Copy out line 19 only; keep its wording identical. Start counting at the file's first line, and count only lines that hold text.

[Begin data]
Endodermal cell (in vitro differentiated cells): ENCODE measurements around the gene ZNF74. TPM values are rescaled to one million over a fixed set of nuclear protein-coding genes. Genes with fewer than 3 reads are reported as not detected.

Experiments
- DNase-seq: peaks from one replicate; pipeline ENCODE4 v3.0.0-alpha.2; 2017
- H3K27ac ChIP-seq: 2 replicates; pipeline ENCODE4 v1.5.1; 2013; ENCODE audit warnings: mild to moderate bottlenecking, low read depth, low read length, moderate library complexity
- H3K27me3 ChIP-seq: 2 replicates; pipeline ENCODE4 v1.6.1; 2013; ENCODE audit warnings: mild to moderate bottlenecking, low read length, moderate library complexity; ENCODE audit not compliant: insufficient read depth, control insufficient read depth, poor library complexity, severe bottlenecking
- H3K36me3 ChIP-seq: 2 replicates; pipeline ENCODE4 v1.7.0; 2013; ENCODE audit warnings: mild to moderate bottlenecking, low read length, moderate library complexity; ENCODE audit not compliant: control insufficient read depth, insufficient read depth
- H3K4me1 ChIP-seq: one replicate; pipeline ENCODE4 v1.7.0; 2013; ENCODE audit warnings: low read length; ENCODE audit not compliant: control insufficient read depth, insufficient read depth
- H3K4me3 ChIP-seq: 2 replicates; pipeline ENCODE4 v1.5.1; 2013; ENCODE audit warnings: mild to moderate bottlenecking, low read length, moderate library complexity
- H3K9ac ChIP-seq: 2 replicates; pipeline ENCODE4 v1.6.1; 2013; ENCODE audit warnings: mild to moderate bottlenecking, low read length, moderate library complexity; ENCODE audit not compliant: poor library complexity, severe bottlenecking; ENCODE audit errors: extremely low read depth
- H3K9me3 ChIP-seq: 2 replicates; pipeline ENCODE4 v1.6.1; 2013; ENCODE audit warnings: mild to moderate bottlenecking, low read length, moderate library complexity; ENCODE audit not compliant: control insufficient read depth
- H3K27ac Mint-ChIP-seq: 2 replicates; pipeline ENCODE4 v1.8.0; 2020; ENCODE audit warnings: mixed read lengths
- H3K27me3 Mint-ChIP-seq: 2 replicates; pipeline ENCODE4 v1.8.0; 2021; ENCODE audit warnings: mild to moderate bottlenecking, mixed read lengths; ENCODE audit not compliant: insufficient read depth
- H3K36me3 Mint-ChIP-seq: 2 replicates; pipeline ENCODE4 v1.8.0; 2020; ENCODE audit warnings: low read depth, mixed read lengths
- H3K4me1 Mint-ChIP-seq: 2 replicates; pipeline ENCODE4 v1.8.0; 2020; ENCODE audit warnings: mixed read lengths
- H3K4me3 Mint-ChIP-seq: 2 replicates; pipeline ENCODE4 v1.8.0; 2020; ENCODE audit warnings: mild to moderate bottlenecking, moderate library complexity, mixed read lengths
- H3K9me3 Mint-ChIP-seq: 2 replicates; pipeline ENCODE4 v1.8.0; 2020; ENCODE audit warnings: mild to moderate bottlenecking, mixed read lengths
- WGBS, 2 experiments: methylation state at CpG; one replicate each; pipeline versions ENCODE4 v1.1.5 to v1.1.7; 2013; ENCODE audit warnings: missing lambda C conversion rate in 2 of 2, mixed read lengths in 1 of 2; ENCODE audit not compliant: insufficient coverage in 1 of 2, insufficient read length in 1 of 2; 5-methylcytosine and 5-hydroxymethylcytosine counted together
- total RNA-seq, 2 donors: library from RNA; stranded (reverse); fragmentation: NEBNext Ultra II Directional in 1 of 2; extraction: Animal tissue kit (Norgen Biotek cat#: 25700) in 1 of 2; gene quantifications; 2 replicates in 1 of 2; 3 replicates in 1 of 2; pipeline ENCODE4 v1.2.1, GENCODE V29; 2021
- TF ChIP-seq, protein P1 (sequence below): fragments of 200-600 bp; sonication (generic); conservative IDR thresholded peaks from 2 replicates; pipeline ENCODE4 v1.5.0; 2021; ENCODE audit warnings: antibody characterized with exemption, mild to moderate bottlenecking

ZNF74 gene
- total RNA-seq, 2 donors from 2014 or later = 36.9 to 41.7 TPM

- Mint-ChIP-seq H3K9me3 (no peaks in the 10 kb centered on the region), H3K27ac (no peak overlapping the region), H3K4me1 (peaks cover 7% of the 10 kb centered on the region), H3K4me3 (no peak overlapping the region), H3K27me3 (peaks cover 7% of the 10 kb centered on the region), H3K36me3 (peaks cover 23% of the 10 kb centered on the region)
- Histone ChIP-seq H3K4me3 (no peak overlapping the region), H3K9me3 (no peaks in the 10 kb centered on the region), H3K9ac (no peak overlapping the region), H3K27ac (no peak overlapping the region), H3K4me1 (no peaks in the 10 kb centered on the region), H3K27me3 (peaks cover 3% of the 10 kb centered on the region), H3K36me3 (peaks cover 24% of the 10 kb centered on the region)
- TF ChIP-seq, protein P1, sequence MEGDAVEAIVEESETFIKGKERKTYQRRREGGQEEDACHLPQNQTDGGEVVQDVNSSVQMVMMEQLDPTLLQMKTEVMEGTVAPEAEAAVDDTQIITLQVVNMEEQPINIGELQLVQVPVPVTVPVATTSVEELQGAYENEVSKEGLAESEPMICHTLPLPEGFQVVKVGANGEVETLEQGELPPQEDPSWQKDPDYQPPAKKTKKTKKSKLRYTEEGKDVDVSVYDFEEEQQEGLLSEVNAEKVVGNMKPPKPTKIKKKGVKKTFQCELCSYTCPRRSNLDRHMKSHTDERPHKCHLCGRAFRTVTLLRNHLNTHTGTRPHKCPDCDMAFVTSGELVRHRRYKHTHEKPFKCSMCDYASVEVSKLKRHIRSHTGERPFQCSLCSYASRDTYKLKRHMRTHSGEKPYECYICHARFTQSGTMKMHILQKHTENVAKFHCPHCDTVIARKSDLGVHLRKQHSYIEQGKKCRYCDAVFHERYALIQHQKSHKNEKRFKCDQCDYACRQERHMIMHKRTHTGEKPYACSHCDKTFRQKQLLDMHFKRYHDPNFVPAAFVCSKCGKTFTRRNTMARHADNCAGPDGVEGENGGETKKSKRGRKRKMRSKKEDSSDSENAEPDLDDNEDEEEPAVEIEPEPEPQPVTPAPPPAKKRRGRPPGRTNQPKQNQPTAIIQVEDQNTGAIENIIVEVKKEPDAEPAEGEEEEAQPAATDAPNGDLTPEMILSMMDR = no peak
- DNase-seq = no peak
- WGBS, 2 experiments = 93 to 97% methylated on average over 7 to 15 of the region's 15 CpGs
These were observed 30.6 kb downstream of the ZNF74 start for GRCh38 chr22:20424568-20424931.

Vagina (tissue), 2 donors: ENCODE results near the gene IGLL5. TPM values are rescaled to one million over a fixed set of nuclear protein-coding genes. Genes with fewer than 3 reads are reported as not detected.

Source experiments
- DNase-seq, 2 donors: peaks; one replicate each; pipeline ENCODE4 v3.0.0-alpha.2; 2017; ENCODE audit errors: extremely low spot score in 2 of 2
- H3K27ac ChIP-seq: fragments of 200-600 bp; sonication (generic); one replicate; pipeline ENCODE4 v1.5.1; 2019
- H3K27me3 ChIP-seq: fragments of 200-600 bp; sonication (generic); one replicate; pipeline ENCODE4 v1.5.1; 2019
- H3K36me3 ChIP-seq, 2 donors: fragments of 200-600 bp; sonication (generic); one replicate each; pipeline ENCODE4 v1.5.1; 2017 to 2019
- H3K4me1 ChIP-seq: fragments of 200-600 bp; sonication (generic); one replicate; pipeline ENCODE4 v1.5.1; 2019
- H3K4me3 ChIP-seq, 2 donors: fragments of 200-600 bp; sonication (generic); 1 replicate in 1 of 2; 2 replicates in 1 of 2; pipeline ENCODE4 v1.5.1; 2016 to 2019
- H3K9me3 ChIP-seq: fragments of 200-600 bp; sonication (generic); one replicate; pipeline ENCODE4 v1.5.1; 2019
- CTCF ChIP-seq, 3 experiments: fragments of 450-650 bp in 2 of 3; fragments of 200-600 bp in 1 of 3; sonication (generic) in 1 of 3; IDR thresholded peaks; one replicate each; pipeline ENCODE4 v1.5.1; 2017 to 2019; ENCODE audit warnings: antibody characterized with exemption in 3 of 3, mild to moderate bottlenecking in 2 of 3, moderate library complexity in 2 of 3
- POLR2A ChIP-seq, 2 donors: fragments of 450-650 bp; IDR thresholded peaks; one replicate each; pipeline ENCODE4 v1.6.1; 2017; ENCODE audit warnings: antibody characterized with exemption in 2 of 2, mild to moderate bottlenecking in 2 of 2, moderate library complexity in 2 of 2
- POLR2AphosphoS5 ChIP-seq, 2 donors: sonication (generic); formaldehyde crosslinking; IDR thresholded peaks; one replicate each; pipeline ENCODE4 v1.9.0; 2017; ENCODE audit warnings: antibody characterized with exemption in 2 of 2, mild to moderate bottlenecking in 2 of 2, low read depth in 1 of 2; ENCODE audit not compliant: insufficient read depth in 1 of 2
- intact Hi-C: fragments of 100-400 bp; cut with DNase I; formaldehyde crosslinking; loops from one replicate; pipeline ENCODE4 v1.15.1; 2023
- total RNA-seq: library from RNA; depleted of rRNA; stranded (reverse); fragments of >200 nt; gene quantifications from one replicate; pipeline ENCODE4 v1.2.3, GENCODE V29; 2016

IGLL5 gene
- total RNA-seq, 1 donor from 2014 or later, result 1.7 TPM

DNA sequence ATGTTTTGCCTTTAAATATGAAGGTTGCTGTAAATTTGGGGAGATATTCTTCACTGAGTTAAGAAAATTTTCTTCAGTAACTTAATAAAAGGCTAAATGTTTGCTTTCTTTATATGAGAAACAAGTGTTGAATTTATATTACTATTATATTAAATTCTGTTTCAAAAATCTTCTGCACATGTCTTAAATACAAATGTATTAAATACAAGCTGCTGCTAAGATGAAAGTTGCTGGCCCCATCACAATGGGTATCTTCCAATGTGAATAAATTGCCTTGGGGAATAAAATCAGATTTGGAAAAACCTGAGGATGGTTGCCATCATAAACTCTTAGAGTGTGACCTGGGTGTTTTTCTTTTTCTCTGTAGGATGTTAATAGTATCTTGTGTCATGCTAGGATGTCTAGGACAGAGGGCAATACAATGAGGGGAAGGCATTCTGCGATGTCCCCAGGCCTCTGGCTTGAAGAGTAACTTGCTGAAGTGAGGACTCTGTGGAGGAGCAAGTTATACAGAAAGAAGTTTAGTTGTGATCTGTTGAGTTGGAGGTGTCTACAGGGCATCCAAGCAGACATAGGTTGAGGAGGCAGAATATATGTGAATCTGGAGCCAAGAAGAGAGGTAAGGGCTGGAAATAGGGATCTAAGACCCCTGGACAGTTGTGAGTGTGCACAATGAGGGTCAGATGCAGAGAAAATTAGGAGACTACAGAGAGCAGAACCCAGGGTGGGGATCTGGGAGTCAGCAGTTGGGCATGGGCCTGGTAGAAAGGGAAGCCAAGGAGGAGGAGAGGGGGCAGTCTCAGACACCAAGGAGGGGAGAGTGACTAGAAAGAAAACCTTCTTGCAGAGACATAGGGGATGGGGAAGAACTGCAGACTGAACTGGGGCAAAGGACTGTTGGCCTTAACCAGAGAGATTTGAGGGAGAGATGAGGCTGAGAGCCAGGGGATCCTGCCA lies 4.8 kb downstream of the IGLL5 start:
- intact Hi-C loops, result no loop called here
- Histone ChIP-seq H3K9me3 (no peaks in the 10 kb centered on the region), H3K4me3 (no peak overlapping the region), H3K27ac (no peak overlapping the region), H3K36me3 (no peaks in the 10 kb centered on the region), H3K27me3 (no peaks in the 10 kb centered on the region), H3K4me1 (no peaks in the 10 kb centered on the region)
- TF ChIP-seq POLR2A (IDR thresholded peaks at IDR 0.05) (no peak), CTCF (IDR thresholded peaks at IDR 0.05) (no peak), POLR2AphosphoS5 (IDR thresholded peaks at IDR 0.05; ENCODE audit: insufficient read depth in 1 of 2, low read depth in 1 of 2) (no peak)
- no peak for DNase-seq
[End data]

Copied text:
- TF ChIP-seq, protein P1 (sequence below): fragments of 200-600 bp; sonication (generic); conservative IDR thresholded peaks from 2 replicates; pipeline ENCODE4 v1.5.0; 2021; ENCODE audit warnings: antibody characterized with exemption, mild to moderate bottlenecking